Models of Adaptation and Coping

The trend in the coping literature has been toward developing integrative models of adaptation to pe-diatric illnesses that are inclusive rather than reduc-tionistic (R.J. Thompson and Gustafson 1996). Both Wallander and Varni (1992) and R.J. Thompson (1985) have developed such models, which display the interconnectedness of child and parent adaptation and child and parent adjustment.

The model of Wallander and Varni (1992) builds on simpler models of factors influencing children's coping with chronic illnesses (Pless and Pinkerton 1975) and on a more general understanding of adjustment (Masten and Garmezy 1985) (see Figure 2-1). This model presents a risk and resilience framework of responses to stress. In this model, children with chronic illnesses display adjustment problems because they are exposed to negative life events. These negative events stem from both their physical illness and from other general stressors in their lives that may or may not be related to the illness (Wallander and Thompson 1995). This model has guided a number of research studies (e.g., Varni et al. 1989), but, because of its complexity, some aspects of it have yet to be evaluated.

R.J. Thompson (1985) used an ecological-systems theory perspective to develop a transactional model of stress and coping (see Figure 2-2). Childhood chronic illness is seen as a stressor to which the child and family must adapt, and the relationship between illness and adjustment depends on biomedical, developmental, and psychosocial processes

Condition parameters e.g., Diagnosis Visibility

Brain involvement Severity

Psychosocial stress

Disability-related problems Major life events Daily hassles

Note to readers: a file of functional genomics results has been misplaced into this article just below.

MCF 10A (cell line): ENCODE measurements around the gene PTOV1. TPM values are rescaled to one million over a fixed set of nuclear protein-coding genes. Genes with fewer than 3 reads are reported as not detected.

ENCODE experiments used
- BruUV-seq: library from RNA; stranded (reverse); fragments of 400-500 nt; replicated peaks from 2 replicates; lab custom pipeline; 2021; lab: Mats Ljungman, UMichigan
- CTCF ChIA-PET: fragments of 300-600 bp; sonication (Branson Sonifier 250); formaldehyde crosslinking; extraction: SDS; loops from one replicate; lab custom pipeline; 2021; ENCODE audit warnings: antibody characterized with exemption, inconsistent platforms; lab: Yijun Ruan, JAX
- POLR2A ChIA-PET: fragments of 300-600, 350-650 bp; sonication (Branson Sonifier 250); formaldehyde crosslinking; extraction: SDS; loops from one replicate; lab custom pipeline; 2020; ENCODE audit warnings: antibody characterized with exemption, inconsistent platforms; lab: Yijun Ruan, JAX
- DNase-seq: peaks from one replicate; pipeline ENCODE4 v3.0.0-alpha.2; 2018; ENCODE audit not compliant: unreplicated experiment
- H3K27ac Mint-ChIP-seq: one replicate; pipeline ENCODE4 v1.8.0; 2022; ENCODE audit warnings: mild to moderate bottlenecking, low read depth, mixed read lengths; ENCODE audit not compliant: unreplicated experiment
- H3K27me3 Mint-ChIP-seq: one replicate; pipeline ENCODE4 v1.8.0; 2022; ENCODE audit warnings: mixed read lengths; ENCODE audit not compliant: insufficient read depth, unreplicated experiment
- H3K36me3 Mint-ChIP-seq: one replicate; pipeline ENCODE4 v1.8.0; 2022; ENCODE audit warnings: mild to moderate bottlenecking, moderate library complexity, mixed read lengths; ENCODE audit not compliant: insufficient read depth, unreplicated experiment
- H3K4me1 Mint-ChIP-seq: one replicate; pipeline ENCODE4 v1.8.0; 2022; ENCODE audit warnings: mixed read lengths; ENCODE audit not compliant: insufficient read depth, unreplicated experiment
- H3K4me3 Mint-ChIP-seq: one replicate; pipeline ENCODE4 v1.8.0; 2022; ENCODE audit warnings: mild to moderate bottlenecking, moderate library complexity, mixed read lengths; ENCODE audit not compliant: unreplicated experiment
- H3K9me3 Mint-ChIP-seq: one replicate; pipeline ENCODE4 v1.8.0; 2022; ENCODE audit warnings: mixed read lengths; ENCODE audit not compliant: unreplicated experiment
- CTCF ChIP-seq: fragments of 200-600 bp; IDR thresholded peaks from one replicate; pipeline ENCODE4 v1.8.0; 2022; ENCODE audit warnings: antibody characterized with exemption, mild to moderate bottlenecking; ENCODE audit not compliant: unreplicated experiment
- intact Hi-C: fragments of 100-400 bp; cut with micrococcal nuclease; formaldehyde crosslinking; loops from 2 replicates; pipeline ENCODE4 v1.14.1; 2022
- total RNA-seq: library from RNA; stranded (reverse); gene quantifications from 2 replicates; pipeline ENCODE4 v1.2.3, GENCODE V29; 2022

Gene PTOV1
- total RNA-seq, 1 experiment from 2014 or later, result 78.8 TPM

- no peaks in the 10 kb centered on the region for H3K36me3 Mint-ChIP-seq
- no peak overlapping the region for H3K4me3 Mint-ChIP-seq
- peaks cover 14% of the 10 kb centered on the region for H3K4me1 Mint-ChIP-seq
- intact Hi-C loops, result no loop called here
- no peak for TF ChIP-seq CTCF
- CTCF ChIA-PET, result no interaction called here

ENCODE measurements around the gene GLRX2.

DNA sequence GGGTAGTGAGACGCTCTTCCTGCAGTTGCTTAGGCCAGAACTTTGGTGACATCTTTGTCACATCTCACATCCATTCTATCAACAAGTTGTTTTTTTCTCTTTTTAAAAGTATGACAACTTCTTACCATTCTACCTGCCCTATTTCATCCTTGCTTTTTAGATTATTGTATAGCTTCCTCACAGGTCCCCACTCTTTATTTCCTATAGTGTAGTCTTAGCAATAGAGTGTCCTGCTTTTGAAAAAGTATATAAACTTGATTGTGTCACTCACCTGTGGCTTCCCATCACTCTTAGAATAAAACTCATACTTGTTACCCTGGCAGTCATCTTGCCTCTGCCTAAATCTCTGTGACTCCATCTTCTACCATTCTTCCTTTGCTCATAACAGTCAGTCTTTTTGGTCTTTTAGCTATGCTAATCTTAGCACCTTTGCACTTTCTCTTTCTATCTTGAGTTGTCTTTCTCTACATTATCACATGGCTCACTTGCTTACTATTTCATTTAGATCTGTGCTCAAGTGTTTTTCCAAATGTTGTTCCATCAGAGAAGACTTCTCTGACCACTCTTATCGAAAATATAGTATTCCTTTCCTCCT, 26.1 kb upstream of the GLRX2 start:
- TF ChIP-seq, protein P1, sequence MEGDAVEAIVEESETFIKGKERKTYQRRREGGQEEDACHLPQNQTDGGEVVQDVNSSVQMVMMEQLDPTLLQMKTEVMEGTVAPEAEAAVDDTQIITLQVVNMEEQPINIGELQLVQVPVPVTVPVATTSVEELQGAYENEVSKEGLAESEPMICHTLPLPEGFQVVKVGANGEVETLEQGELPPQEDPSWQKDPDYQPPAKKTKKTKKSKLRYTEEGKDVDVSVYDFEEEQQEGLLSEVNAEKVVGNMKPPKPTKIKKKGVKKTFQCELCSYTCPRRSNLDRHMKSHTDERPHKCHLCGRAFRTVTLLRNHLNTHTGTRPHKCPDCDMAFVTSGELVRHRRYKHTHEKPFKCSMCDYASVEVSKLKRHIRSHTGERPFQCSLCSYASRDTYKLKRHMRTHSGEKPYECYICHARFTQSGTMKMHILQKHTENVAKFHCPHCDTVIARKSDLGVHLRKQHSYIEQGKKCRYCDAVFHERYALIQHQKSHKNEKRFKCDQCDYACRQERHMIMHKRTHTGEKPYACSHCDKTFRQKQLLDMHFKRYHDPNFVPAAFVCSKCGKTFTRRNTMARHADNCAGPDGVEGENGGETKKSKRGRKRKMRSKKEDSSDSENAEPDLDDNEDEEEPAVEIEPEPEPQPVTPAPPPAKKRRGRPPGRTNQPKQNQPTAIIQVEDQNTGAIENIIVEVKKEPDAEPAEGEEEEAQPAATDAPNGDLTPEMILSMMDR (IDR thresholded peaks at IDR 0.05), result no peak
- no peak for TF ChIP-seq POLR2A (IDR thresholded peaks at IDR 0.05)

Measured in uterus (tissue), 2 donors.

Intrapersonal factors e.g., Temperament Competencies Effectance motivation Problem-solving skills

Social-ecological factors e.g., Family environment Social support Parental adjustment Utilitarian resources

Intrapersonal factors e.g., Temperament Competencies Effectance motivation Problem-solving skills

Social-ecological factors e.g., Family environment Social support Parental adjustment Utilitarian resources

Figure 2-1. Wallander and Varni's (1992) disability-stress-coping model of adjustment.

Source. Reprinted from Wallander JL, Thompson RJ, Alriksson-Schmidt A: "Psychosocial Adjustment of Children With Chronic Physical Conditions," in Handbook of Pediatric Psychology, 3rd Edition. Edited by Roberts MC. New York, Guilford, 2003, p. 152. Copyright 2003, Guilford Press. Used with permission.

(Wallander and Thompson 1995). The model focuses on child and parental adaptational processes rather than on biomedical or demographic factors, due in part to the importance of the former in intervention efforts. Several studies have been conducted to test relationships within this model, particularly with regard to child health locus of control and self-esteem (e.g., Gil et al. 1991).

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